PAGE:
Trust. It's a word we use daily and often with very good reason. I might trust that a friend will keep their word and meet me for lunch, or that the postman will arrive on time (though that's sometimes more of a hope!). When it comes to trust their is a reason why we trust. It is based on fact, on something we firmly believe, on evidence. I trust that my friend will keep their word and meet me for lunch because they have either met me for lunch previously or our friendship is such that their word is bond. As for the postman, we are blessed with a prompt postie and it's a rare occurrence when we have to set the cats on him. But this is an interesting point that I think we often stop at when it comes to trust, especially when it comes to trusting God.
We base our trust on the fact of a situation - such as the bedrock of the relationship or familiarity of a situation. Take the example of a difficult situation, say being made redundant. It's very easy to say to somebody 'trust God with this situation, he can strengthen you through it. He'll provide what you need.' Now first of all, there's awesome truth there which we mustn't forget: God will strengthen you through difficult situations and he daily provides what we need to sustain us. However, it is very easy to stop there. With the fact that God is capable of providing, or supporting, or sustaining through his strength and providence. But trust is a conscious choice that we must make. To simply presume that God will do something because he is capable of doing it cheapens the beautiful conversational relationship that God invites us into by reducing that relationship to that of a patient coming to a doctor for help when he feels he needs it.
The Casting Crowns song 'Voice of truth' puts it simply and beautifully when it says 'I will choose to listen and believe the voice of truth.' Choosing to listen, to believe, to trust is an active ongoing choice. Going back to the analogy of the friend coming for lunch, if you really do trust they'll turn up for lunch, you plan to get there on time (though not vital), pitch up and wait for them. You trust they will turn up, and you show that trust by acting on it consciously, allowing them time to turn up or let you know plans have had to change.
When it comes to trusting God, it is easy to recite passages about who God is, about how he strengthened biblical characters like Gideon at Jericho and Paul and Barnabus as they went around, but if we aren't consciously acting on what we know of God, working, striving, persevering in our situation, then that trust is a hollow statement of fact. A hollow chocolate egg - looking all sweet and inviting on the outside, but no real substance on the inside.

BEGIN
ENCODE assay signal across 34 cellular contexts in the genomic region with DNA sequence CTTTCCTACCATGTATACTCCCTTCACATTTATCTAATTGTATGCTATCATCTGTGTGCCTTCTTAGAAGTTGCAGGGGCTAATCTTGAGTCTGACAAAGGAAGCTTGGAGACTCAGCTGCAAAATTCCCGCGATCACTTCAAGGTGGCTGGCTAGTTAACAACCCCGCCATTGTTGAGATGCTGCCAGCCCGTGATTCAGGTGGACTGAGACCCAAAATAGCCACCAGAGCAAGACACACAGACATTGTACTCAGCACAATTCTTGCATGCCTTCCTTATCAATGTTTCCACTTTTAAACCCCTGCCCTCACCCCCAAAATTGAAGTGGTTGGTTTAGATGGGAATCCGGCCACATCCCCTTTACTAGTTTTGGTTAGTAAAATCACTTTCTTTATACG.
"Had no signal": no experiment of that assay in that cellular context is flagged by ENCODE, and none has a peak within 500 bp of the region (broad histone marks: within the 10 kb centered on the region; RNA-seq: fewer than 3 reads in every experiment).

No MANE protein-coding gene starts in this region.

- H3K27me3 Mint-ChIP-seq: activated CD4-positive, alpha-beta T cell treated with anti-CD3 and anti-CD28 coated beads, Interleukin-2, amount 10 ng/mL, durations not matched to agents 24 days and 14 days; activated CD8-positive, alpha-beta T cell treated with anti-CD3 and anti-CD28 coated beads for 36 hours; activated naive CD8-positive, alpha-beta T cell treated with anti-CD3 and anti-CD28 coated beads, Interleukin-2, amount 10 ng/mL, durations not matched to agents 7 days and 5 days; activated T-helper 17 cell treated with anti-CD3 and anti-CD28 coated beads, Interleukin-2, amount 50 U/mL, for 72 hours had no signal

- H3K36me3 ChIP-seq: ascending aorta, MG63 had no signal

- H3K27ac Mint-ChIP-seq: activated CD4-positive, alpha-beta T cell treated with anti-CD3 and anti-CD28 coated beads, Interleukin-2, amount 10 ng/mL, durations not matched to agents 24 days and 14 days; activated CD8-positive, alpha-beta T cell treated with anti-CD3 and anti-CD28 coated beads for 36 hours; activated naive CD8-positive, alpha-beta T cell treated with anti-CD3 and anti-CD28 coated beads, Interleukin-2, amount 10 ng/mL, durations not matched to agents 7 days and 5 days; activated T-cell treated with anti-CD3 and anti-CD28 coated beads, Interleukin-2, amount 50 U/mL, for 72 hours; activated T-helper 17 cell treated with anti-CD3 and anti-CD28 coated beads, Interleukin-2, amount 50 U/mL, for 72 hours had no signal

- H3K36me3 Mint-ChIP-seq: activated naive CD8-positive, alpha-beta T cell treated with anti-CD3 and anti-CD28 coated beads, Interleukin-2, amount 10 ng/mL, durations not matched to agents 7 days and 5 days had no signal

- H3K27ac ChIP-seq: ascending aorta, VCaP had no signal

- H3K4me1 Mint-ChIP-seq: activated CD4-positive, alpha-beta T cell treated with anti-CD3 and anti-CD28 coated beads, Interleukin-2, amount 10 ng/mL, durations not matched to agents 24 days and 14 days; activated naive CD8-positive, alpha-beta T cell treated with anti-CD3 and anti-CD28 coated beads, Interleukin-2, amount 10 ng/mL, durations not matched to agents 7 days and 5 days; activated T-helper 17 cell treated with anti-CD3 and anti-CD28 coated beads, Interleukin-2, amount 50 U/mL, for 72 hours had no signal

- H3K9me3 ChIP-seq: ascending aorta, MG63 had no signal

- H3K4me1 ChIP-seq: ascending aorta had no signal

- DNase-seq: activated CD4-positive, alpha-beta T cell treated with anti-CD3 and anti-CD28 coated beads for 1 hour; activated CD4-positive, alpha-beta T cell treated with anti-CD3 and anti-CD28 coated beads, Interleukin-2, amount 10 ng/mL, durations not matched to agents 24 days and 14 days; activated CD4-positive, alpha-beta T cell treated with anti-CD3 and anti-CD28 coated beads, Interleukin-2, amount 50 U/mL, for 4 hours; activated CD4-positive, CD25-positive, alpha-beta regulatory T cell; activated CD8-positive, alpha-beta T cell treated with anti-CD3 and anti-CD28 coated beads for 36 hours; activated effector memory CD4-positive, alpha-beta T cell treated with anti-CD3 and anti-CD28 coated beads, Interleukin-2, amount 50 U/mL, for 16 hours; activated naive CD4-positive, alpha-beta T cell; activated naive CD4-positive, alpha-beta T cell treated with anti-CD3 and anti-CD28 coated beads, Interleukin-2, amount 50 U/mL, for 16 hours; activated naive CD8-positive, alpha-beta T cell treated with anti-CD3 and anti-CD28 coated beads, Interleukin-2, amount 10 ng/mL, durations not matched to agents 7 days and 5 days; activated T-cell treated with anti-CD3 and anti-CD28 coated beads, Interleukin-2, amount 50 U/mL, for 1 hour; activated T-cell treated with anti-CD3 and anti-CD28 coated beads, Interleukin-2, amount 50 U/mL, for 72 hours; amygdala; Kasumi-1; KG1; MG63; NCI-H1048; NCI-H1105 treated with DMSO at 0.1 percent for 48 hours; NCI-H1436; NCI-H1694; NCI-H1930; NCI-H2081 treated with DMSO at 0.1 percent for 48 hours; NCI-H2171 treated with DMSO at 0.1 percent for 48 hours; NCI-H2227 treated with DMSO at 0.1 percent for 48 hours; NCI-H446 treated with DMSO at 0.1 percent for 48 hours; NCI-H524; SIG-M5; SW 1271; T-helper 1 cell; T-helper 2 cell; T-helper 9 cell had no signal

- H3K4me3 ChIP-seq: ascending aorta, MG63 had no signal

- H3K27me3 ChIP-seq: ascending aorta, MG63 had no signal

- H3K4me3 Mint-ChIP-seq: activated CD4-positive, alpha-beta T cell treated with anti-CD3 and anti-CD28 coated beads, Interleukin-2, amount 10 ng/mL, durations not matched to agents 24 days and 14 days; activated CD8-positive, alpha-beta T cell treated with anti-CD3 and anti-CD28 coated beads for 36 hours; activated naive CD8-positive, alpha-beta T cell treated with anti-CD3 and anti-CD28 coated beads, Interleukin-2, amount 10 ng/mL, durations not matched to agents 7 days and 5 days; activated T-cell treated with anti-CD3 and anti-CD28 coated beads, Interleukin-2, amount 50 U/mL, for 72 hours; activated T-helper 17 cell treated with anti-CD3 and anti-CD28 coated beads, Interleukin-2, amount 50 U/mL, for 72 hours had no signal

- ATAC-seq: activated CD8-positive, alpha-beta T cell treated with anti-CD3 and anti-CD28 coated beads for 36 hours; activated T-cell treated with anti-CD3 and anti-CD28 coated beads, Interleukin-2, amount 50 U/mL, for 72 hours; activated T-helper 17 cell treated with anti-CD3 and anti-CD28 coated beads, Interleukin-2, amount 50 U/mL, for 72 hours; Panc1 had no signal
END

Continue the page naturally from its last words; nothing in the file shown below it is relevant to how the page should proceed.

Going back to the example of being made redundant, and I appreciate that background and situation - single/married, renting/mortgage/owned - alter the human side of things, but God remains the same father, provider and shepherd that he's always been. You're reminded by friends that God will provide for you (true) and that he will strengthen you through the tough times ahead (also very true, praise God!). There's the fact, God will provide & God will strengthen you. Now comes the conscious choice in trusting. In the film 'Facing the giants', the illustration is given of 2 farmers being told during a drought that God would provide rain for their fields. They both said they trusted he would, however one farmer ran out into his fields and began digging at the arid earth and planting seeds. The 2nd farmer shouts out after him 'what are you doing?!' To which the 1st farmer replies, 'Preparing for rain.' The question I feel when it comes to trusting God is, 'If you trust God will provide the rain you need, are you preparing for it?' I thought about this recently with applying for jobs and was reminded that trusting that God will provide the right job for the coming academic year, my trusting him is consciously worked out in applying for jobs, preparing the ground for rain, setting my heart on God providing for my needs. If God's going to open a door, he certainly doesn't call us to sit on our behinds and wait for a door to open - he expects us to start knocking!
As you're sitting enjoying a cup of coffee, your friend phones up as you sit in the cafe and lets you know that something's come up and your coffee's going to have to be rescheduled for tomorrow. Part of you may be sad, maybe even annoyed that your coffee meet-up's been cancelled, but your trust in your friend shouldn't have been dented. They remain trustworthy, and your relationship you have with them ensures that next time you'll look forward to meeting them with the same trust and anticipation as today. Circumstances change, but they remain the same. And circumstances will change, but if we consciously choose to trust, then find wonderful satisfaction and peace in acting in the knowledge that they will make that cup of coffee with you. It may be at their home, or at a different coffee bar. It may be on a different day and become lunch rather than coffee, but it'll happen.
Are we willing to allow God's provision and good will to be flexible, knowing he's good? We're called to know him, and the more you read his word the more you get to know him, and act and make decisions consciously trusting that he will act. Be a David to the world's Goliath.
weird is just your own personal brand of normal